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Say a database were to store human omics datasets. The human subjects are known and the sample size is rather small in size initially (n=500). The database contains genomics, transcriptomics, proteomics, gut metabolomics, and epigenomics. Since the sample size is rather small initially, it would be important that certain identifying features are mitigated so that individual subjects cannot be identified. This leads me to two questions:

  1. What identifiable features could be present in these different types of raw data? (Such as race, sex, age, hair color, eye color, height, where someone has lived, and anything else I may not even be considering)? Which of these omics types would be the most and least dangerous for identifying individuals? How can the identifiable nature of these data be mitigated?

  2. If environmental metagenomics is also collected by these human subjects, is it possible to identify the human subjects by contamination? (i.e. some of the reads from the metagenomics data inadvertently contain human reads?) How can the identifiable nature of these data be mitigated?

I think this subject may be a bit futuristic, but I am very uninformed. If there are any references that provide additional thinking about these topics, please kindly share. Thank you for sharing your thoughts.

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  • $\begingroup$ Its not futuristic, it has almost certainly been done both the db and the metagenomics. However @clove444 the site works best by asking a specific technical question. $\endgroup$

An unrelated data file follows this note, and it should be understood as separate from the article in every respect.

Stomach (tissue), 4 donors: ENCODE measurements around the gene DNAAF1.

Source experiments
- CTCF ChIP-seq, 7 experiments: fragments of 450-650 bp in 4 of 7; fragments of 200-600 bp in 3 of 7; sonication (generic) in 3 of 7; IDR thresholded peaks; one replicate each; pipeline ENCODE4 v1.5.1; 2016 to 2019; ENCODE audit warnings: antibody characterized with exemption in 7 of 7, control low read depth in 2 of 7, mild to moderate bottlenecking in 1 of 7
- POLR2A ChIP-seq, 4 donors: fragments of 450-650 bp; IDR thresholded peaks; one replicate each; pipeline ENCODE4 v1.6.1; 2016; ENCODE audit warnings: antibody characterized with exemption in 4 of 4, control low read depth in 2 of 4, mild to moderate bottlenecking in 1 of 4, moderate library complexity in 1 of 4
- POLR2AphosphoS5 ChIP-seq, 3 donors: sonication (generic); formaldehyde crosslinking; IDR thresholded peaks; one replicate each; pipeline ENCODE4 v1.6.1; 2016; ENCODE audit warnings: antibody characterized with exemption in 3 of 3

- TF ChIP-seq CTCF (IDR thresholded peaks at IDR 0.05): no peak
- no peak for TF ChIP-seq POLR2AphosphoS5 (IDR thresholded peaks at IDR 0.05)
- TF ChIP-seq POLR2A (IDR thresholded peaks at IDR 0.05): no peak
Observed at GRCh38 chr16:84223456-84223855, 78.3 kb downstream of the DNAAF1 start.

– M__
    Jul 21 '20 at 9:44
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This is one of the major problems with genomic information in todays research. This was highlighted some years ago with the police using publicly available genomic data bases to idenitfy unkown murder suspects.

The full extent of this issue was exemplified in a paper by Yaniv Erlich from 2018 that should be a good starting point for you.
They claim that giving the current (2018) amount genetic information more than half the searches for a person of european descent will result in a thrid cousin or better match. And these odds will only inprove with time.

Therefore, the genetic information not only can give you a hint at inherited variables like the approximate height of a person but can even yield their name and address.

About your second question, I would think that the amount of host (i.e human) material collected alongside the microbiome sample is rather small. This probably is not sufficient to obtain enough coverage for a profile. But I could be mistaken.

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PPK provides a great answer, but for question 2 I can provide a different perspective. For shotgun metagenome sequencing (without any enrichment/depletion protocols) it is common for >90% of reads to map to the human genome. There is variation across body sites, for example the gut microbiome is rich and so the % of human reads from a stool sample will be less compared to say a blood sample.

Checkout this study, where they mined human microbiome datasets for host (human) reads and were able to re-construct draft full human genomes with sometimes 20X coverage. See also part of their discussion:

We show here that it is possible to reconstruct complete host genomes using metagenomic sequence data, which is potentially identifiable. However, this was possible due to the unique study design of the HMP, whereby multiple body sites from each individual were sequenced at a high depth, allowing us to pool data across body sites and reach a 10x mean coverage per host genome. Common metagenomic shotgun sequencing studies, which usually include an order of magnitude less sequence data, are unlikely to enable such an analysis. Moreover, the majority of studies sequence stool samples, which include many fewer host-derived reads. Nevertheless, we anticipate that future shotgun metagenomics sequencing studies would consider these potential privacy concerns.

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